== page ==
It was shown that l-tyrosine is a safe adjuvant for human use [8] and has both an adsorptive role (as a short-term depot) and a favourable immunological effect [9,10]. Monophosphoryl lipid A (MPL®) is an adjuvant derived from the lipopolysaccharide of Salmonella minnesota R 595. The lipid A portion of the endotoxin has long been known to be a potent adjuvant, but unacceptable toxicity has limited its clinical use. The removal of a phosphate and fatty acid group from lipid A produced a molecule, MPL®, that retained the adjuvant properties of lipid A but reduced its toxicity significantly [11,12]. The adjuvant activity of MPL® promotes primarily a T helper type 1 (Th1) response [13–15]. MPL® has been shown to be well tolerated and to enhance both humoral and cellular immune responses.

One formulation (Pollinex® Quattro) is employing glutaraldehyde modified pollen (allergoids) adsorbed onto l-tyrosine and MPL®. This provides a vaccine that is efficacious with only four doses, in contrast to longer administration schedules in use for other allergy vaccines [16]. Short-term SIT offers a convenient option and supports compliance in children and adolescents.

So far there is no consensus regarding the mechanism of successful SIT, but it is thought to involve a redressed Th1/Th2 cell balance [17] by depressing the Th2 cellular response [interleukin (IL)-4, IL-5 and IL-13] in favour of a more Th1-like response [interferon (IFN)-γ, IL-2 and tumour necrosis factor (TNF)-α], the induction of regulatory T cells [18] and formation of specific IgG, especially IgG4 antibodies [19–22].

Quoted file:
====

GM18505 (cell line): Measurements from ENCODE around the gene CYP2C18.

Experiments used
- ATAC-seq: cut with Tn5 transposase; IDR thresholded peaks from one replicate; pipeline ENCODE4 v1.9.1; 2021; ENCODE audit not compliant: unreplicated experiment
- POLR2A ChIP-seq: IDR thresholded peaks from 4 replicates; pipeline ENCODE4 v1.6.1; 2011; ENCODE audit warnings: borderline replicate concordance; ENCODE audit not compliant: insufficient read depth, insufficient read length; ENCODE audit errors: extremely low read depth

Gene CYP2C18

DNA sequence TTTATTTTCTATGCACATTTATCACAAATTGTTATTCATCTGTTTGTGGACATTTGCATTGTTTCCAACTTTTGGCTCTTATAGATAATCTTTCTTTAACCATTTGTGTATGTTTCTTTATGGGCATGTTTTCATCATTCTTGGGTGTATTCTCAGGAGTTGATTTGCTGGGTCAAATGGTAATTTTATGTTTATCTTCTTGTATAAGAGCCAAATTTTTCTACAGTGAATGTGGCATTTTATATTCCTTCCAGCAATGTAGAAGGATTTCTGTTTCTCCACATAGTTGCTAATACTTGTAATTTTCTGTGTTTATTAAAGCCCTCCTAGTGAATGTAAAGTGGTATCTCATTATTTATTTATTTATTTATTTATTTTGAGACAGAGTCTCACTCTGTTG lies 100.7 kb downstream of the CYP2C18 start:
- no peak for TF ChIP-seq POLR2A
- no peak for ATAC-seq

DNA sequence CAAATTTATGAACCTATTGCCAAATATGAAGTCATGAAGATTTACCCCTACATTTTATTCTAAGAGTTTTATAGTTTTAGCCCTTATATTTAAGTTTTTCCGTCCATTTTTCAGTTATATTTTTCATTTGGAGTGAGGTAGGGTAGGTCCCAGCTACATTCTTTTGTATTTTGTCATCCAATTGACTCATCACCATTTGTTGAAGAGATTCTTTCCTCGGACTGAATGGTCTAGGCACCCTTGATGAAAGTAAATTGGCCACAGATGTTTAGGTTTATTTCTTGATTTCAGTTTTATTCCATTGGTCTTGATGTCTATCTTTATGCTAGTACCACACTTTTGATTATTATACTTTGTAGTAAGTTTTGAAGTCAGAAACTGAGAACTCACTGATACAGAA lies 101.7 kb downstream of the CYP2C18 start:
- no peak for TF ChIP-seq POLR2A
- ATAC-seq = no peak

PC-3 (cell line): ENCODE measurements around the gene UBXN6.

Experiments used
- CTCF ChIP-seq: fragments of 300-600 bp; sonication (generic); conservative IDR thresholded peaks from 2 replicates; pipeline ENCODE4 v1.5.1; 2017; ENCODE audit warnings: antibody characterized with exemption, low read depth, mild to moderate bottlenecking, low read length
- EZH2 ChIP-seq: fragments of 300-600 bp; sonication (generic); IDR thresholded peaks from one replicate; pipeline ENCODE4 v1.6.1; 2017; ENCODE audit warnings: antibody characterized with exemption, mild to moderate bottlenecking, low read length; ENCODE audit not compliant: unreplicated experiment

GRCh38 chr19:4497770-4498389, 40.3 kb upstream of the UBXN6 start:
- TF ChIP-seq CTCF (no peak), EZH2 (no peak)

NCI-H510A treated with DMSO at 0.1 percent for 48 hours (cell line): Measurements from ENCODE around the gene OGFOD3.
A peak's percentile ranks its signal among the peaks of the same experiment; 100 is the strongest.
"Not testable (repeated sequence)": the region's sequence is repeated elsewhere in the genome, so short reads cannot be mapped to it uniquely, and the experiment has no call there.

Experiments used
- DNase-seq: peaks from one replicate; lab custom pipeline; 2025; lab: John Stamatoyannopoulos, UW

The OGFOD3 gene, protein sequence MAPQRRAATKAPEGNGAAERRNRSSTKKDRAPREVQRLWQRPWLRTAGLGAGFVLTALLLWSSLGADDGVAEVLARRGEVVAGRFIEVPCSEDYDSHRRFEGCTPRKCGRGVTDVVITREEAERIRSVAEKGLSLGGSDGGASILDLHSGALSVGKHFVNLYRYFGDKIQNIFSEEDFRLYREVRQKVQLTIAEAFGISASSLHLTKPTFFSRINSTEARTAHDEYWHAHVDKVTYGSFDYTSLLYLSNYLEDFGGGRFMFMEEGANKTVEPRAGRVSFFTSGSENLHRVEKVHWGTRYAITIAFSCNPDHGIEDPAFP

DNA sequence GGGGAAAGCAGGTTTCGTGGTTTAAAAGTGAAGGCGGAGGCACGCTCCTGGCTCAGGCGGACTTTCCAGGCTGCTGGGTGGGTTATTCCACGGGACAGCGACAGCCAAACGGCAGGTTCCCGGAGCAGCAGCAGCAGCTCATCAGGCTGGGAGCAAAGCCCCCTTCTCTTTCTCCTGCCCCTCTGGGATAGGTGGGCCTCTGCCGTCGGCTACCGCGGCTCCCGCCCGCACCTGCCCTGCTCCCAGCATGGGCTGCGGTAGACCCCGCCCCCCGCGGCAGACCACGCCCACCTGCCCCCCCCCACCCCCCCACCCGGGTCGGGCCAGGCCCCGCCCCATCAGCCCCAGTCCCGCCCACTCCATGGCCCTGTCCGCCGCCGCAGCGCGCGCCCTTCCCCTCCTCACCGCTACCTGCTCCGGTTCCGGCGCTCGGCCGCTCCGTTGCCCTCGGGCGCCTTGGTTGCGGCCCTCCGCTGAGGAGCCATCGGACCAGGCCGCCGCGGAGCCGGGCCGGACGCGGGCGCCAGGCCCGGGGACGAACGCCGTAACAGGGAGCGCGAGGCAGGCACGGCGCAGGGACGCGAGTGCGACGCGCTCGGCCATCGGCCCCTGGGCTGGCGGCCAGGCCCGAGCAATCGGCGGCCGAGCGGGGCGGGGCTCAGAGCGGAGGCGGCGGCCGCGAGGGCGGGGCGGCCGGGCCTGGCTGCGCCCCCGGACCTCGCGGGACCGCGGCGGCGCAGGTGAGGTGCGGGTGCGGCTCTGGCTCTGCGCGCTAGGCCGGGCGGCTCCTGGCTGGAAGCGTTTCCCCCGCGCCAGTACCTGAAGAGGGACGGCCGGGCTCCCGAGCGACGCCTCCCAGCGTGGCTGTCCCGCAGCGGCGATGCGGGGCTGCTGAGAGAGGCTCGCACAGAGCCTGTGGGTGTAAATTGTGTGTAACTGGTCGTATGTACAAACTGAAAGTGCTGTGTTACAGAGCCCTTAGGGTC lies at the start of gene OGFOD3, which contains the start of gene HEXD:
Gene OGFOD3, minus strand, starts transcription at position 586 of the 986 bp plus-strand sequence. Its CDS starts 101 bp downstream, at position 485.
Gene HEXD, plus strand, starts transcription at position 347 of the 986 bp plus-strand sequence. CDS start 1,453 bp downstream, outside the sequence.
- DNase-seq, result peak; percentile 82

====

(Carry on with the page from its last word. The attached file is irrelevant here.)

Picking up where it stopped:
IgG antibodies induced by means of immunotherapy block allergen-induced IgE-dependent histamine release by basophils [23] and suppress allergen-specific T cell responses in vitro by inhibiting binding of IgE allergen complexes to antigen-presenting cells [24,25]. It has been shown that blocking IgG antibodies, which have been induced by allergen-specific immunotherapy, inhibit IgE-facilitated allergen presentation and can result in decreased T cell proliferation and reduced production of IL-4 and IL-5 [26]. Furthermore, IL-10 and transforming growth factor (TGF)-β cooperate in the regulatory T cell response to mucosal allergens in short-term immunotherapy (SCIT) via an antigen-specific suppressive activity in CD4+CD25+ T cells of allergic individuals. Regulatory T cells (Tregs) are able to inhibit the development of allergic Th2 responses and their up-regulation plays a major role in allergen-specific immunotherapy (SIT) [27,28]. This association was found because forkhead box P3 (FoxP3)-deficient subjects suffer among other findings from atopic disease [29]. Subsets of Treg cells are the thymus-selected CD4+CD25+FoxP3+ T cells [30,31]. FoxP3 is a member of the forkhead/winged-helix family of transcription factors and acts as the master regulator for the development and function of Tregs[32]. Tregs selectively expressing FoxP3 [33] show suppressive properties on effector T cells [34,35]. This suppressive capacity of Tregs is impaired in atopic patients, especially during the pollen season [36,37]. The demonstration of local FoxP3+CD25+ T cells in the nasal mucosa and their increased numbers after immunotherapy supported the role of Treg cells in the induction of allergen-specific tolerance in human subjects [38]. Their increased numbers correlate with clinical efficacy and suppression of seasonal allergic inflammation. Therefore, they have become a prime target for strategies aimed at inducing tolerance. Children who outgrew cow's milk allergy had increased numbers of circulating Tregs compared with children with persistent active allergic disease [39]. Consequently, the formation of specific IgG antibodies and the induction of regulatory T cells can be used as surrogate markers for successful SIT. In our study we investigated the time–course of specific IgG and IgG4 antibodies, their property to act as blocking antibodies and the induction of CD4+, CD25+ and FoxP3+ T cells (Treg) in the first and second years of a specific immunotherapy.